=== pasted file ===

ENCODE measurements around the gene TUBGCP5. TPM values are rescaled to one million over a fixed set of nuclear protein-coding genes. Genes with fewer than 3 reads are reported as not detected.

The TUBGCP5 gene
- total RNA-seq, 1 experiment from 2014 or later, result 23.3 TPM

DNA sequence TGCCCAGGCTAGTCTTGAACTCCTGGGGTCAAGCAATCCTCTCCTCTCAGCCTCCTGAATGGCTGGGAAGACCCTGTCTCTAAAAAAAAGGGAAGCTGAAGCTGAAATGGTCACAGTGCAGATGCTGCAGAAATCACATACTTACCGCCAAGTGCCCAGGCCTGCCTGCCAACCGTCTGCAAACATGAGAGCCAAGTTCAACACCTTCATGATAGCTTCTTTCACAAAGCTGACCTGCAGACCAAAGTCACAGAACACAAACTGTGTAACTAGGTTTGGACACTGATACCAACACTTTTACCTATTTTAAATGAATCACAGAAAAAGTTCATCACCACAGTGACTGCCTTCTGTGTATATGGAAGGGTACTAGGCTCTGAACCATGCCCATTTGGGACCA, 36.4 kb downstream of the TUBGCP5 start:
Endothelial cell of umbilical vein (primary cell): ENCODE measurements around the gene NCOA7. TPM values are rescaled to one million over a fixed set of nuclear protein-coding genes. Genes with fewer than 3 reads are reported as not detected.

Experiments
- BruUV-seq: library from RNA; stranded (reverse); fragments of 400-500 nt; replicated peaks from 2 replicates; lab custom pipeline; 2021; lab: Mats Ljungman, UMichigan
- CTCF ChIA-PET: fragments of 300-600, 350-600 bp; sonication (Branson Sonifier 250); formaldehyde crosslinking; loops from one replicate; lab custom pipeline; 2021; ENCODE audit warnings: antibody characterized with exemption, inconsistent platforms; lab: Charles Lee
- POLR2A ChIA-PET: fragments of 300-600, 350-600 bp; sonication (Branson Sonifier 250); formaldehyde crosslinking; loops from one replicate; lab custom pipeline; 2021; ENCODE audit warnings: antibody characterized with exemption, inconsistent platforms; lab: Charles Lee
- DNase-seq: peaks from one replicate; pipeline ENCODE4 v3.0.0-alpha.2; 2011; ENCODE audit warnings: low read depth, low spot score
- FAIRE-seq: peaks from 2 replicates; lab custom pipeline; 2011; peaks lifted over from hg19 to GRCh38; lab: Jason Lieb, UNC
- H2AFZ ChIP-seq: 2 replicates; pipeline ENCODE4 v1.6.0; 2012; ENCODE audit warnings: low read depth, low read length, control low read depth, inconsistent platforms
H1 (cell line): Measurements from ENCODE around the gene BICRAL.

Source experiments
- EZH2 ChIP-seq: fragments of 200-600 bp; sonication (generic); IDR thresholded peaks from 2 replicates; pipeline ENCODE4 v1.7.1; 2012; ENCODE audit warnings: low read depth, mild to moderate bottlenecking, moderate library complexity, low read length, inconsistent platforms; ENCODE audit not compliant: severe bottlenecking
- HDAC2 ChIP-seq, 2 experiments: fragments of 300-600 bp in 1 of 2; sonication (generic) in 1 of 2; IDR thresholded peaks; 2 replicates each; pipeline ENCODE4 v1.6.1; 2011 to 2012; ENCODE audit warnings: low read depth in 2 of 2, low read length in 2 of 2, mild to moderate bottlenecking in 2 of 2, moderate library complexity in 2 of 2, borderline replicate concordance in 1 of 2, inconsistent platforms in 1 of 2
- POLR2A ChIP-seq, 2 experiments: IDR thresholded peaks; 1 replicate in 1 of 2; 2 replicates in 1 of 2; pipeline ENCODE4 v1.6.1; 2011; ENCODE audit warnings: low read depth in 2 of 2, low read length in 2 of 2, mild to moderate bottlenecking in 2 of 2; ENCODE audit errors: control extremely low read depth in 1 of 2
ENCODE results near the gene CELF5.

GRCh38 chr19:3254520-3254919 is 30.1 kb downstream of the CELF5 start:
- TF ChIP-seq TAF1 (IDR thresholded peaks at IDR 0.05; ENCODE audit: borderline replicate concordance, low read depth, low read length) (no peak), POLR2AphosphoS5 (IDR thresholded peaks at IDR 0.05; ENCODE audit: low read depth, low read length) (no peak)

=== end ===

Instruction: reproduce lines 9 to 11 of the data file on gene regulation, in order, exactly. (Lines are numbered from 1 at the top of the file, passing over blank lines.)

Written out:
- POLR2A ChIA-PET: fragments of 300-600, 350-600 bp; sonication (Branson Sonifier 250); formaldehyde crosslinking; loops from one replicate; lab custom pipeline; 2021; ENCODE audit warnings: antibody characterized with exemption, inconsistent platforms; lab: Charles Lee
- DNase-seq: peaks from one replicate; pipeline ENCODE4 v3.0.0-alpha.2; 2011; ENCODE audit warnings: low read depth, low spot score
- FAIRE-seq: peaks from 2 replicates; lab custom pipeline; 2011; peaks lifted over from hg19 to GRCh38; lab: Jason Lieb, UNC